The hospitality industry is grappling with an ongoing skills shortage, which is continuing to pose a threat to the productivity of the sector. To support businesses in eliminating unnecessary inefficiencies, Steve Buckmaster, sales director at BRITA Professional, explores the main productivity challenges in professional kitchens and how hospitality businesses are overcoming these.
The hospitality sector is the UK's fourth largest employer, having grown quicker than any other sector since the 2008 recession . While the sector is booming, it's still one of the most challenging times with an ongoing skills shortage, a turbulent economic and environmental climate, and growing pressure from discerning consumers. To stand out from the crowd, hospitality businesses are implementing effective, innovative and creative ways to continually improve and develop.
Many would argue that the back of house operation is the backbone of all hospitality establishments and for a business to succeed, it needs to be operating as efficiently as possible. This is where the phrase ‘a well-oiled machine' springs to mind, yet many kitchens are experiencing a number of barriers to productivity.
We recently conducted research into the productivity challenges in kitchens today and found that 70% of hospitality professionals feel stressed in the kitchen (41% do so on a daily basis and 49% weekly) . The main factors contributing to this stress are:
• Staff shortages (59%)
• Unreliable equipment (47%)
• Producing quality food under pressure (45%)
A balancing act
Although times are changing, the hospitality industry suffers from a negative perception that working in the sector can often mean long hours and working weekends. To change this, many companies are implementing new ways of working to ensure employees have a good work life balance. This is particularly important for millennials - 34% care more about a work life balance than career advancement - so finding ways for staff to have downtime and valuable time away from the kitchen is essential.
Investing in training
With experts predicting that by 2029 the industry could have a deficit of more than a million workers , training can plan an essential role in helping to fill skills shortages in the kitchen. Well-trained staff will feel more valued, have greater productivity levels and result in higher retention levels. If you develop employees' skills they're more likely to discover time-saving methods and bring creativity to food prep - helping to alleviate time pressures currently experienced.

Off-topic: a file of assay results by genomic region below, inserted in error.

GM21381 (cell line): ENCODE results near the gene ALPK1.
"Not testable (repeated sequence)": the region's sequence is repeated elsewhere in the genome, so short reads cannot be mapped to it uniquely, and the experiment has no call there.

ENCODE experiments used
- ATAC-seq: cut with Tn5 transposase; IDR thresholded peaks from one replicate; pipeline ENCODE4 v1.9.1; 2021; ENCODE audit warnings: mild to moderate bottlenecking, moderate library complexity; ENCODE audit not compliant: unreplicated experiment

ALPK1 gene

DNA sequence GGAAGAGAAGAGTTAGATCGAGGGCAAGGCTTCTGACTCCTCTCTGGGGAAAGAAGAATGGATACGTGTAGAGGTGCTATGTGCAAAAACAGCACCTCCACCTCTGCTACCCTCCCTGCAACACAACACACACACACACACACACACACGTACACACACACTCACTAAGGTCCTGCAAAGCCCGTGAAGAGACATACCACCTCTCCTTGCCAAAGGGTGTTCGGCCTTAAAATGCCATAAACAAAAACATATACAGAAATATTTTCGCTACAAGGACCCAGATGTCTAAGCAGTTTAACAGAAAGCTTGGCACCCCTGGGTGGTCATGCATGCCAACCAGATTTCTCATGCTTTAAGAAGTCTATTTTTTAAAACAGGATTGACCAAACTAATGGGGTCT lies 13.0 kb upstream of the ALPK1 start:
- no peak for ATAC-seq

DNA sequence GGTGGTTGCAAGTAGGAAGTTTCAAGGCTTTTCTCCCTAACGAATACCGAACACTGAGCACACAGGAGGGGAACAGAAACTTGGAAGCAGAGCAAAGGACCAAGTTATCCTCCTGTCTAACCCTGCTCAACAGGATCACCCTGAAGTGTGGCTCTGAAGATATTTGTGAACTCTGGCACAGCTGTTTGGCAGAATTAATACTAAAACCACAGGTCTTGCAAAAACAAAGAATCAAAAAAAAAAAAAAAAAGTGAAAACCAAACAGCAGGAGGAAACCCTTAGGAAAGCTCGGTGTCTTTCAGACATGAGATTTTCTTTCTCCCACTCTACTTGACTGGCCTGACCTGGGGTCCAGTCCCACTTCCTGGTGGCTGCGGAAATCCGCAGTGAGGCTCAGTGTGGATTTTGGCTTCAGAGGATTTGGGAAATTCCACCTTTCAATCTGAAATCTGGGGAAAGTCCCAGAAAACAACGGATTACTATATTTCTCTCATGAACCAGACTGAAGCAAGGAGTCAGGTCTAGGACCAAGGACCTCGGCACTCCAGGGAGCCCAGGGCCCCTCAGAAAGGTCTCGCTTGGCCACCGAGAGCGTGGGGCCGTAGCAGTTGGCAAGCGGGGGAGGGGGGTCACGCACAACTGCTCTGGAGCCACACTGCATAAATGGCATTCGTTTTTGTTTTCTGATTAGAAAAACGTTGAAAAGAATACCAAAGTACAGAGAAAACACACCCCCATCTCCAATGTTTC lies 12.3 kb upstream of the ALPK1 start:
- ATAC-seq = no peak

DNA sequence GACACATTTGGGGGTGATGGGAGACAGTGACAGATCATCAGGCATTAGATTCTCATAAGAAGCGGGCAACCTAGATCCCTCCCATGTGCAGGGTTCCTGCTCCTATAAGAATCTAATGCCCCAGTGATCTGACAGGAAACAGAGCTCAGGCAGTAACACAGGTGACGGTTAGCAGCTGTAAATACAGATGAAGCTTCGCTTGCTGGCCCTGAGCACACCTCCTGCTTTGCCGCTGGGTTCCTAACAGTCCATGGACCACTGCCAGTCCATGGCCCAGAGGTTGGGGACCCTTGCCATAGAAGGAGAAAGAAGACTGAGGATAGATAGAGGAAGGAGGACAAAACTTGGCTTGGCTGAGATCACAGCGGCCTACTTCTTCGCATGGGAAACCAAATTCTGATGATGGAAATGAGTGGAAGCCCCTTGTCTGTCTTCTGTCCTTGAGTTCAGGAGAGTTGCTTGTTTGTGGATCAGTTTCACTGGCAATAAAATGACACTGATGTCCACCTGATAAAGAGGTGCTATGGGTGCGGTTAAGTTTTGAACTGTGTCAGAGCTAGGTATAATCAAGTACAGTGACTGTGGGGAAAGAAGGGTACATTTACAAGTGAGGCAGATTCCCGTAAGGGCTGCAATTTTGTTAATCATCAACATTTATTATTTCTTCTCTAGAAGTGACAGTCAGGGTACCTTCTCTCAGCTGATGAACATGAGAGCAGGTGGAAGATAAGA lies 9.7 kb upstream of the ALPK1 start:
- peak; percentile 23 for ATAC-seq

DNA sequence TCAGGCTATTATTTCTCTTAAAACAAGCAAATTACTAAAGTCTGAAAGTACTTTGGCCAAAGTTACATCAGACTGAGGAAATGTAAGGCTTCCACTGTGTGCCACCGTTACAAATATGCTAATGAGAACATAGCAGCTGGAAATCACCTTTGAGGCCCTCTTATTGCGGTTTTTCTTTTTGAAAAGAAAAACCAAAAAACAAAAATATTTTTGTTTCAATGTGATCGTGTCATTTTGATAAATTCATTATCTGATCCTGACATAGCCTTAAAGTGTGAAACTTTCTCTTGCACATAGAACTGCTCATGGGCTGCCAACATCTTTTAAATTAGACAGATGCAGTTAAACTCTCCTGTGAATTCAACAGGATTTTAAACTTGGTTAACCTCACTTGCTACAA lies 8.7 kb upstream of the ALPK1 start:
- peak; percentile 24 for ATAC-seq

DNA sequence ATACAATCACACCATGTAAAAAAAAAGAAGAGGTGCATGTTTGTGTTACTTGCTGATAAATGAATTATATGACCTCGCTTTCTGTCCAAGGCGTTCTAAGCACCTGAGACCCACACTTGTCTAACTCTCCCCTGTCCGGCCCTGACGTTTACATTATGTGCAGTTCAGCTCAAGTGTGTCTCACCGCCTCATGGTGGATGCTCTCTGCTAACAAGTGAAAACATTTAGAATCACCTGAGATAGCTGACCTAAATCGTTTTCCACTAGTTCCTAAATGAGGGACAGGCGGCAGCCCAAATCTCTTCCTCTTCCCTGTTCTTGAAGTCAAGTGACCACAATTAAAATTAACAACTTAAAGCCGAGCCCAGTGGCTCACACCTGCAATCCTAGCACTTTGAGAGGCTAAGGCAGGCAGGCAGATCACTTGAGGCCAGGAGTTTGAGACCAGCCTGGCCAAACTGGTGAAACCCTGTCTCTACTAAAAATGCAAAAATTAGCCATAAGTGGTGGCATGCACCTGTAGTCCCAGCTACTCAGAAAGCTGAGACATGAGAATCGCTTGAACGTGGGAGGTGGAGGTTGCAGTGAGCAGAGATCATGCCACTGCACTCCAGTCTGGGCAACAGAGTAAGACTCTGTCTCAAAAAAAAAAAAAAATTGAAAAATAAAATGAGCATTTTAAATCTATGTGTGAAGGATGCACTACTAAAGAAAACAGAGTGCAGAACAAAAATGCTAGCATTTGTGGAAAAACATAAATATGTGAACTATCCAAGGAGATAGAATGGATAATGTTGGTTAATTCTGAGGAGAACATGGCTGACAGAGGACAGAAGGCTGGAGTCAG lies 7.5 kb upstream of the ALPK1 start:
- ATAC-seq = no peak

Finding the right equipment
Some 68% of hospitality professionals worry about the consistency of their food offering and for 69%, one of the main factors contributing to this is equipment not working properly . According to our research, 38% of hospitality professionals spend three-five hours dealing with equipment issues on a monthly basis - that equates to 60 hours wasted over the course of a year . You don't purchase a new piece of equipment thinking it's going to break down, so what can hospitality professionals do to limit the chances of this happening? There are the more obvious elements such as investing in high-quality equipment which is the right size for a kitchen, but also ensuring the capability of a machine matches the peak capacity of an establishment, investing in preventative maintenance solutions - such as a water filter fitted to combi ovens to prevent limescale build-ups - and implementing a routine cleaning and maintenance schedule.
We're lucky enough to work in such a vibrant sector where no two businesses are the same, so it's all about finding the most efficient processes and kitchen solutions which work best for the individual establishment, its staff and customer base. Ultimately, well-managed, customer-centric and creative businesses will stand out in the crowded marketplace.
For more information on BRITA Professional's research into the main productivity challenges in kitchens, please download the Life is Better Filtered: The Collaborative Kitchen report here.